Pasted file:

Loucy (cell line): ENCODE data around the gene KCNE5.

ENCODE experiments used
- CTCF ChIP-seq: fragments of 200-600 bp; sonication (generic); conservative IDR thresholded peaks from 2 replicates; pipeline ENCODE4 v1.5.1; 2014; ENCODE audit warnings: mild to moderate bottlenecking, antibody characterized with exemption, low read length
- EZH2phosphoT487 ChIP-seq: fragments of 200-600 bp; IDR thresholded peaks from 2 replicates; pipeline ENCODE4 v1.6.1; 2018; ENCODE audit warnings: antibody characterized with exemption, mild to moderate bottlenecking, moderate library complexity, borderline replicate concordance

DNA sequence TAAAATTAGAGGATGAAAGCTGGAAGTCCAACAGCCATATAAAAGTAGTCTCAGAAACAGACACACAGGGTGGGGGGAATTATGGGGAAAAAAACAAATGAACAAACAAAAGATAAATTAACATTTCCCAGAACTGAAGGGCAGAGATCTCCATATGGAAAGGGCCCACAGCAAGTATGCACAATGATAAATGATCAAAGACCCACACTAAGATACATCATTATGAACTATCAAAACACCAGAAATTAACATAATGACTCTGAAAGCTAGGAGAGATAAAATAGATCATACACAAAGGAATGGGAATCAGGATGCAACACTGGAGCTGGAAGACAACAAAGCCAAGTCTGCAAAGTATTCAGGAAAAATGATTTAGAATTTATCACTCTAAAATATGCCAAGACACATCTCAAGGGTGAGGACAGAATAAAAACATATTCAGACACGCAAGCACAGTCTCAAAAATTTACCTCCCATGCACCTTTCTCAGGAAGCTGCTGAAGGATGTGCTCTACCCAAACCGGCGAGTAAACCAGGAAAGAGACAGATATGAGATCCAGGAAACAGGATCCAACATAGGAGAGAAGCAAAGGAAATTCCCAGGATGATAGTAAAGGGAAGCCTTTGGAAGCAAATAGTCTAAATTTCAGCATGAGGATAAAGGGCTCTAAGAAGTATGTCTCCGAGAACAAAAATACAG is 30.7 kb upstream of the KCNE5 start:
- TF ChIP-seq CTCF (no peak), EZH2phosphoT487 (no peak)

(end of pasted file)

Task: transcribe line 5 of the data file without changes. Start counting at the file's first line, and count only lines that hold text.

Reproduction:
DNA sequence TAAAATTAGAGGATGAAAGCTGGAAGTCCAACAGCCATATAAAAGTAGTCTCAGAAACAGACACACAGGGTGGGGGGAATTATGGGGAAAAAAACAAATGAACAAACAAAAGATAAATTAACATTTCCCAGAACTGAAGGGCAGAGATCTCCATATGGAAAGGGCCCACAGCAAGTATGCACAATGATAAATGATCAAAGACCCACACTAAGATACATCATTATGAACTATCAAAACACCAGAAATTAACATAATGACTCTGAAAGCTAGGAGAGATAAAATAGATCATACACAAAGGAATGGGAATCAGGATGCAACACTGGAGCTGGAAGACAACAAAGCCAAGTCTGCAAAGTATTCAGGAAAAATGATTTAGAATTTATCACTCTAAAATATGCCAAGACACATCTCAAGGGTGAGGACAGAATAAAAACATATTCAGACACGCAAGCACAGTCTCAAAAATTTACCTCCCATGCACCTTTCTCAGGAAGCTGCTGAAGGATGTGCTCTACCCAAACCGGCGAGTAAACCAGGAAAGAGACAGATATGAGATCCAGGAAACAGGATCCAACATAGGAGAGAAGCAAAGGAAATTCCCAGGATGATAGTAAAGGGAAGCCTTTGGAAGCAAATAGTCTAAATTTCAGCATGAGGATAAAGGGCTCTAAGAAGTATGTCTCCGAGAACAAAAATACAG is 30.7 kb upstream of the KCNE5 start: